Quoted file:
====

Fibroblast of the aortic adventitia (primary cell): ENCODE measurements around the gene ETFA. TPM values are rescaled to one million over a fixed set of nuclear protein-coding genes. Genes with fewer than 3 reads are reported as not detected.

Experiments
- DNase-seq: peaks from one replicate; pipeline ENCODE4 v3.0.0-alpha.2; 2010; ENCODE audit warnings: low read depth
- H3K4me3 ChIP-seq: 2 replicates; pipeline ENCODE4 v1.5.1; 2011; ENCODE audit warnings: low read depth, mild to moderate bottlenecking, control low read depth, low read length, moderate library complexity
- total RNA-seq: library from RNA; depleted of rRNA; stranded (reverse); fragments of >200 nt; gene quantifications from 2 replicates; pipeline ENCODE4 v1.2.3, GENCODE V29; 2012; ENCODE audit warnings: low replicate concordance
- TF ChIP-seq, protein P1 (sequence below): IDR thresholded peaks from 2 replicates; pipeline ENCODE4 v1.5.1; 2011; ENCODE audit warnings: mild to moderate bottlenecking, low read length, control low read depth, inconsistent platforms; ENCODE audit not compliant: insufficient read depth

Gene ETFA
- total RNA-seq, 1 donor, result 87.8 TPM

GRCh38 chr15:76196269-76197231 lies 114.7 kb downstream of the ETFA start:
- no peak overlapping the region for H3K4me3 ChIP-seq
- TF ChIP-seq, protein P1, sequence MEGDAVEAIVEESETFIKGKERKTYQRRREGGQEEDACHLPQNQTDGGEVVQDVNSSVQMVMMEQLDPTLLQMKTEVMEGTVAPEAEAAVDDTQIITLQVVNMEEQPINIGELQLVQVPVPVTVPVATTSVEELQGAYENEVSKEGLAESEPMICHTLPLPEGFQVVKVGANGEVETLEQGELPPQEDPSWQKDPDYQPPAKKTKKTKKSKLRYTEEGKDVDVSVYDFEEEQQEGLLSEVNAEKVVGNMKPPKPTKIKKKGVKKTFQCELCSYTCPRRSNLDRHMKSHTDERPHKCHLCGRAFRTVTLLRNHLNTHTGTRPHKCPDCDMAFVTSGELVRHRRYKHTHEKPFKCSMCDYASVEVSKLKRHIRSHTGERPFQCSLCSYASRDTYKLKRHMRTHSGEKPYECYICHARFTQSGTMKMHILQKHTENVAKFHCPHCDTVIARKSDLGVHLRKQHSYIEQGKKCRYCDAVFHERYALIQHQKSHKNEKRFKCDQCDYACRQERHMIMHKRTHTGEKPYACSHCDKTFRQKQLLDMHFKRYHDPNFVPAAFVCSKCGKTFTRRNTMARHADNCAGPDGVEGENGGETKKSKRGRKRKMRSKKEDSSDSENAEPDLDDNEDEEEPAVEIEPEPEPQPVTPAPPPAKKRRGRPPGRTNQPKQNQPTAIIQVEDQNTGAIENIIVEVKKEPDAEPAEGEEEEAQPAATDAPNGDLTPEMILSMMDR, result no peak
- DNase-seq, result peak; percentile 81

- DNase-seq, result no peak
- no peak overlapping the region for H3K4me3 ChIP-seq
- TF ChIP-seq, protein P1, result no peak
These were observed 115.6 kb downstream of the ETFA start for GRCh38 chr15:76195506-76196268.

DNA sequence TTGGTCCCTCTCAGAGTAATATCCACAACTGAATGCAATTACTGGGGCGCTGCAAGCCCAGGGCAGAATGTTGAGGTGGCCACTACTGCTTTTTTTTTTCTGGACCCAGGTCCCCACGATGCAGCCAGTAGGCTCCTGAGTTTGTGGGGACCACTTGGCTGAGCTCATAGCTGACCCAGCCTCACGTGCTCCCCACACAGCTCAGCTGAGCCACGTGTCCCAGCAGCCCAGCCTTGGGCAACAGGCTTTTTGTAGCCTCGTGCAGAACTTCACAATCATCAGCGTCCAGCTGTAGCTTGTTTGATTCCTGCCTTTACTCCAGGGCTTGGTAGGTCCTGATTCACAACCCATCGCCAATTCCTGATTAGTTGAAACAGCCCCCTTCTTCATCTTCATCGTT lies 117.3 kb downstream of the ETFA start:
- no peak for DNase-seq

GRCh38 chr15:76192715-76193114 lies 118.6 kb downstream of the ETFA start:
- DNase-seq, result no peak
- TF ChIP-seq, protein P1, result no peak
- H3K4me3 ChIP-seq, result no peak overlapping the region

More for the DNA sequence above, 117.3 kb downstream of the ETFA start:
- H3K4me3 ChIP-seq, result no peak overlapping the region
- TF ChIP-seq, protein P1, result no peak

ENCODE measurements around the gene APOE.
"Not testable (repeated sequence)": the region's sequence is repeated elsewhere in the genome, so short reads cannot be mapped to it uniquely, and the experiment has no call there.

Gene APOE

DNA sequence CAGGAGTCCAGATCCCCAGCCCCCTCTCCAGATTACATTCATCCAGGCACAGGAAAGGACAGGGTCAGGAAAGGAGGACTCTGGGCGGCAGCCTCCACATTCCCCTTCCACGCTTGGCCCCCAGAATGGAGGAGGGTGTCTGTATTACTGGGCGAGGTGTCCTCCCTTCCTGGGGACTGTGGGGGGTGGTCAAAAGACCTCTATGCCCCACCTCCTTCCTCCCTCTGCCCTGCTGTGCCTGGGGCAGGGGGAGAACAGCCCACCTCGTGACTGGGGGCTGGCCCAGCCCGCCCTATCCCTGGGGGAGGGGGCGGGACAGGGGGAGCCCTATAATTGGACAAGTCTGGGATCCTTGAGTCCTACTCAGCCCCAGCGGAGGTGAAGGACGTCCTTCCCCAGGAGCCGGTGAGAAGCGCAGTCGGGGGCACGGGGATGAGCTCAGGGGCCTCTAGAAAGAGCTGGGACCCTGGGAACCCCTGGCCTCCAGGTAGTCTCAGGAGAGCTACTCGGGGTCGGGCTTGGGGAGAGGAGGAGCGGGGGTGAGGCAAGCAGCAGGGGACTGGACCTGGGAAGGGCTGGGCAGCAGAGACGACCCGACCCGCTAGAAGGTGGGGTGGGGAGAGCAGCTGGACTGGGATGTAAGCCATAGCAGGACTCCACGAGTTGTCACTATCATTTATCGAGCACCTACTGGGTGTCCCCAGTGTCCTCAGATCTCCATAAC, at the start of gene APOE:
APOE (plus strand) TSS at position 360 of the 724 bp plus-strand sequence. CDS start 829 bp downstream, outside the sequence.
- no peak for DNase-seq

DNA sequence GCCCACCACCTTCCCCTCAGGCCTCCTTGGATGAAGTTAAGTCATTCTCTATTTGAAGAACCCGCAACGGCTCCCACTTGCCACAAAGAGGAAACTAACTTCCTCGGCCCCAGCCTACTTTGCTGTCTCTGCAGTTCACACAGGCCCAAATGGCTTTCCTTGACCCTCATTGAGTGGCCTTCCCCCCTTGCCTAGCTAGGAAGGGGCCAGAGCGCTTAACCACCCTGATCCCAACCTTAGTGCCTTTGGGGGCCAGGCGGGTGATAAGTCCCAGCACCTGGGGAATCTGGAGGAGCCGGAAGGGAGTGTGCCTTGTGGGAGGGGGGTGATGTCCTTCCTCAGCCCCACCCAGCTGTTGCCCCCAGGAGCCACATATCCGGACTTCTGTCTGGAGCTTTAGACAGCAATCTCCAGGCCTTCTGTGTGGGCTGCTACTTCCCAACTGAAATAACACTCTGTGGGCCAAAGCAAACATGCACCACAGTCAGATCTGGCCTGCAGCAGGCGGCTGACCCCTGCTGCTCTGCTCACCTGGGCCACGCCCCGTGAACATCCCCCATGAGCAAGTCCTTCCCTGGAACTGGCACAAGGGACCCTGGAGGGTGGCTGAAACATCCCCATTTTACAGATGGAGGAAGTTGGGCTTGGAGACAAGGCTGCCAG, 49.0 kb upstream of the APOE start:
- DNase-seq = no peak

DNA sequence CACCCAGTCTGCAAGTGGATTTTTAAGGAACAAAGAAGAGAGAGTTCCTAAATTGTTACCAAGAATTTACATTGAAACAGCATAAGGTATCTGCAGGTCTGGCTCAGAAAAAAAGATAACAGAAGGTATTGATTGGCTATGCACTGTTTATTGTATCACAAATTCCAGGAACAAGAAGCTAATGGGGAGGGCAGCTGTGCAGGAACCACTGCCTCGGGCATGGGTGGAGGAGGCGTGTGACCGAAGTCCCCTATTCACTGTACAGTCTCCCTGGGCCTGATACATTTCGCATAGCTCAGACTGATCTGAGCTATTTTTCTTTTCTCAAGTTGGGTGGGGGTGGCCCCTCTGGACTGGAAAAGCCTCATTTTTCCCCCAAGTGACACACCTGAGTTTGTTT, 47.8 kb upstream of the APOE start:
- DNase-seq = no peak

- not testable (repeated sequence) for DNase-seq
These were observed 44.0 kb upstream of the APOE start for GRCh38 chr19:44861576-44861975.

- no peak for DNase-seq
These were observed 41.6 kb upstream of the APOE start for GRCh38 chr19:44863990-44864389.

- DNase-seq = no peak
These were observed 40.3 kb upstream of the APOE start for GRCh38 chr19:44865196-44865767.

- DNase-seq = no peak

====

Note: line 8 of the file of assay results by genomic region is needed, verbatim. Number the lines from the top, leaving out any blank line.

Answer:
- total RNA-seq, 1 donor, result 87.8 TPM